The works on display reveal the wealth of Kanak culture in every area (society, nature, war, religion). As a former French colony, New Caledonia was at the heart of one of the last waves of world exploration. While making their way through the exhibition, visitors can become acquainted with the era’s emblematic figures including Léon Moncelon, a colonist from the Allier region in France, Pierre Poyti, of mixed Kanak and French heritage who grew up in France, and Poindi-Patchili, a Kanak chief who belonged to a clan that [.../...]

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Tags: Oceanic Art, Exhibitions

A boomerang effect in Geneva

By Artkhade with Art Media Agency

Geneva, 23 September 2017


The MEG is dedicating an exhibition to the diversity and wealth of Australia’s arts. “L’Effet boomerang. Les arts aborigènes d’Australie”, thus offers insight into the colonisation of this country, from a political and aesthetic perspective.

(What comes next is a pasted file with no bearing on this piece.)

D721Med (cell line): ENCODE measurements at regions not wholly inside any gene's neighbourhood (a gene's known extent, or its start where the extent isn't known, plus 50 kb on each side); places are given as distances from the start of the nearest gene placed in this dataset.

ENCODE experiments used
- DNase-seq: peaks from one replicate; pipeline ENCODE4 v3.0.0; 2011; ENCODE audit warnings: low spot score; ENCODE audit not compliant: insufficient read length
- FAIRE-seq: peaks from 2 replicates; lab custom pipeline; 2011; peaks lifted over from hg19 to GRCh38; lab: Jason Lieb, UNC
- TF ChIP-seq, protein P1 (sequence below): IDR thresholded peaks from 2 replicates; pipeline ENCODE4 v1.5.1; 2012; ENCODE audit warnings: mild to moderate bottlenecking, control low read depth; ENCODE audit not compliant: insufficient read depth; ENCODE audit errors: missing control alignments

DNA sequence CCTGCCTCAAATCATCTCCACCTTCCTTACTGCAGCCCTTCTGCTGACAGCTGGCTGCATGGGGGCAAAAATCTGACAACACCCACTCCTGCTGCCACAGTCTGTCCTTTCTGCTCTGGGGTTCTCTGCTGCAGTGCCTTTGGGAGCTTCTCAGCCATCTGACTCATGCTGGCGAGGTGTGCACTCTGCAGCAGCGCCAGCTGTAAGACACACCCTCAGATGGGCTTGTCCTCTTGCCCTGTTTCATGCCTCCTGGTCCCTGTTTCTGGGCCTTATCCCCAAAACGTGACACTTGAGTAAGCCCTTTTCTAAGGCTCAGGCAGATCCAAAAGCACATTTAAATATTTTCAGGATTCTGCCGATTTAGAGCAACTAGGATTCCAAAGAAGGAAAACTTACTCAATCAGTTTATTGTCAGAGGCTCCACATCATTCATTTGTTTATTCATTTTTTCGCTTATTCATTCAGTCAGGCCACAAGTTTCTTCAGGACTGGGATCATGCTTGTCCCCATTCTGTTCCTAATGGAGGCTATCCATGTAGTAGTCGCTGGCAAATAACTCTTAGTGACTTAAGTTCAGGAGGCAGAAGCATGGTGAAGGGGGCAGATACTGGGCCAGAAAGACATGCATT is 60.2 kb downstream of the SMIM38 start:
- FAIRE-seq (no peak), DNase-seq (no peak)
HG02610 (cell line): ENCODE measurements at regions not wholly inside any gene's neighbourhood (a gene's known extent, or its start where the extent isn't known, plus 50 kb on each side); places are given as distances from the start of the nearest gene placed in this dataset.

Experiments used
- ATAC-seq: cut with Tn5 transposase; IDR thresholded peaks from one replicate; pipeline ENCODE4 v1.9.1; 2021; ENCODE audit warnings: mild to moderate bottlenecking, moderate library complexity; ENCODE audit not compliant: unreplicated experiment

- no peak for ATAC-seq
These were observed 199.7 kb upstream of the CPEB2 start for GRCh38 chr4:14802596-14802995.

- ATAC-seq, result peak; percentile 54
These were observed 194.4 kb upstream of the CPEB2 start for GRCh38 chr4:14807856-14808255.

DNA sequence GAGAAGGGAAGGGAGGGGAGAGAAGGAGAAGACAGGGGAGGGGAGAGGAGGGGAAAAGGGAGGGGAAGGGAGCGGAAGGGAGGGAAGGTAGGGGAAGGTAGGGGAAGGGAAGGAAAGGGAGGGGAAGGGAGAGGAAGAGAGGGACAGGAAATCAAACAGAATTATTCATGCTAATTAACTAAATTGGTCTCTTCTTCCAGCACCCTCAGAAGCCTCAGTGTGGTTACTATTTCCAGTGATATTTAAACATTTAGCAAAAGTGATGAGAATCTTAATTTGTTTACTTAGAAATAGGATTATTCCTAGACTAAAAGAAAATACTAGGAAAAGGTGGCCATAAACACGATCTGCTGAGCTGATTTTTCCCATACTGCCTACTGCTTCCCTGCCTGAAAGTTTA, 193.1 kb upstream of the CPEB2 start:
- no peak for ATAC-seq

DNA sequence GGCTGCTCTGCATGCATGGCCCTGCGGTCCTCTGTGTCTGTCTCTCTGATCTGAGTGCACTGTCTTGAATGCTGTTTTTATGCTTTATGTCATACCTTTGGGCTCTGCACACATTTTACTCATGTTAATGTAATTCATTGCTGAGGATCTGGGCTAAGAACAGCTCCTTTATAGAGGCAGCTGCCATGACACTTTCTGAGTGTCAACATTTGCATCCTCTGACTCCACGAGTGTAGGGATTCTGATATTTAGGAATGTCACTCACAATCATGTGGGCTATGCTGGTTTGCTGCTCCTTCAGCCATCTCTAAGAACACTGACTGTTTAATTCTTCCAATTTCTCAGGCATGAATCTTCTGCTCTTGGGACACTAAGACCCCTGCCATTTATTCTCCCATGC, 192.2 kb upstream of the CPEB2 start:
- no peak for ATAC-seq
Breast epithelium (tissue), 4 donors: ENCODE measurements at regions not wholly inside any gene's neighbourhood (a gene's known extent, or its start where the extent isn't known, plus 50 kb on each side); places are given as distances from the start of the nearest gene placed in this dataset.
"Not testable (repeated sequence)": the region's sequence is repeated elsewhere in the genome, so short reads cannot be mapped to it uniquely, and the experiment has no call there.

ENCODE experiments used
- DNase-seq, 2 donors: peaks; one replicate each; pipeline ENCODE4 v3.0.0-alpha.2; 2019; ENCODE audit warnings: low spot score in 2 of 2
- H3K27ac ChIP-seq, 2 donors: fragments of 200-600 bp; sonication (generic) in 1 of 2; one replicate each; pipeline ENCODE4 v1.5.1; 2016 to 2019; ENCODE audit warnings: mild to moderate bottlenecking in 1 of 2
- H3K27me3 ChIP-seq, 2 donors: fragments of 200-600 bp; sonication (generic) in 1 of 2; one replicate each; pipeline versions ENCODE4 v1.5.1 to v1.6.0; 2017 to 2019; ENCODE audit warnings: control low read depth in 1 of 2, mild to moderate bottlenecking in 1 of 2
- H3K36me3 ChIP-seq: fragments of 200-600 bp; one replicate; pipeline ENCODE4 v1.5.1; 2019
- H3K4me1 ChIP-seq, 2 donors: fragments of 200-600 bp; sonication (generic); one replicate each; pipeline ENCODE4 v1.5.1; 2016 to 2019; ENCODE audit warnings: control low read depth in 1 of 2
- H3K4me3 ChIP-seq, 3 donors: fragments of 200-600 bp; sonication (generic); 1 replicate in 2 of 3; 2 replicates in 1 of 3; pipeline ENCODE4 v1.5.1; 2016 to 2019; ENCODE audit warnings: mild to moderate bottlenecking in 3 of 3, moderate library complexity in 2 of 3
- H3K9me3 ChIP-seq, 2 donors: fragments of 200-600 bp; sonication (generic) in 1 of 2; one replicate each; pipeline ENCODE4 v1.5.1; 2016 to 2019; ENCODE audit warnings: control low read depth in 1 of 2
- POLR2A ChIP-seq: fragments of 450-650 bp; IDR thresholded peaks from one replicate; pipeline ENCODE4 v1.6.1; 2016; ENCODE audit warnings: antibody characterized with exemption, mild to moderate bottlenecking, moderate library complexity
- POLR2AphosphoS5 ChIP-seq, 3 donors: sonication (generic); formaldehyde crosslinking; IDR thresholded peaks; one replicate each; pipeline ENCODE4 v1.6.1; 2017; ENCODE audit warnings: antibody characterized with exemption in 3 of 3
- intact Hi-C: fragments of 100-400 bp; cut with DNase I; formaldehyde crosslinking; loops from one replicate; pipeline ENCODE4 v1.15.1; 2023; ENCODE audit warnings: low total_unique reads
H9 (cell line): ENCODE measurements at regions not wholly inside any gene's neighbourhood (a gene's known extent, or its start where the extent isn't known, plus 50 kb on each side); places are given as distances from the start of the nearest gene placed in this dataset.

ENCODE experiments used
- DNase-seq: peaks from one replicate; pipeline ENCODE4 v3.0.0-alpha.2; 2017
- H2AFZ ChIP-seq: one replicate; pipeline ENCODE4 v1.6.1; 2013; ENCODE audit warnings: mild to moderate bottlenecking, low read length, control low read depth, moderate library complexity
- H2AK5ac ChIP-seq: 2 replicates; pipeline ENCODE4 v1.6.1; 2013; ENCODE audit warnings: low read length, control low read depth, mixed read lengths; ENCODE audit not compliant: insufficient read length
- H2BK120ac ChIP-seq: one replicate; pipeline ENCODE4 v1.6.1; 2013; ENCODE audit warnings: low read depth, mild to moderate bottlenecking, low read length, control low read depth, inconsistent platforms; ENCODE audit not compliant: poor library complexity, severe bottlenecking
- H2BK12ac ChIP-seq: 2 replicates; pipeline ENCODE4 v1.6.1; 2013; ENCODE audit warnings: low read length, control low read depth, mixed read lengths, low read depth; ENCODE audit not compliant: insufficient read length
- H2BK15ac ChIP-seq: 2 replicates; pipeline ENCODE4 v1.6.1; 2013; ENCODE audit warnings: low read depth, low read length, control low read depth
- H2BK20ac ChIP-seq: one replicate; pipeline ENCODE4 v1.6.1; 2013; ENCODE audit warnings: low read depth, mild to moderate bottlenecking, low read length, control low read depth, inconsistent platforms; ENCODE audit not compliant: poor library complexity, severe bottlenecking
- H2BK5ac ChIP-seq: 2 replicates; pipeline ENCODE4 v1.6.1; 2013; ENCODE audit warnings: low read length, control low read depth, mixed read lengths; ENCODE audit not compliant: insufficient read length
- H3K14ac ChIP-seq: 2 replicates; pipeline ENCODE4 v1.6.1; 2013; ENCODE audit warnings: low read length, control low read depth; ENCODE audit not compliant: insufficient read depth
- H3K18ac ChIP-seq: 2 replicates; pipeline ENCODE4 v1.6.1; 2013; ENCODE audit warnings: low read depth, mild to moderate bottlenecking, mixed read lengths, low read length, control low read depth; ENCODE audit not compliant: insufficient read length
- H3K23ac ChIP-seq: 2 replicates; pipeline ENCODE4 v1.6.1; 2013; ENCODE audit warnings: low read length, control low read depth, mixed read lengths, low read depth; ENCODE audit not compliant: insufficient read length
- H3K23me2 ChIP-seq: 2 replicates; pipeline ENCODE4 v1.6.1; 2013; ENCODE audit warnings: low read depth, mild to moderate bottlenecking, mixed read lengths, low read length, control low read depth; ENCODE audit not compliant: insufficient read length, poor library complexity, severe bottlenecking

It was in 1770 that British explorer James Cook, acting as a representative of King George III, became the first Westerner to set foot on the Terra incognita, today known as Australia. Even if the land was already populated, the explorer still dubbed this territory as Terra nullius – “no man’s land”, an expression that says a great deal about the way indigenous people were long considered as a primitive society.

However, the “material culture” developed by Australia’s 270 or so ethnicities over the 60,000 years in which they had inhabited the territory would whet the interest of Western travellers. Many European goods were exchanged for local fetishes, sometimes painlessly, for the Aborigines had the means to reproduce these artefacts easily.

It was during this period that [.../...]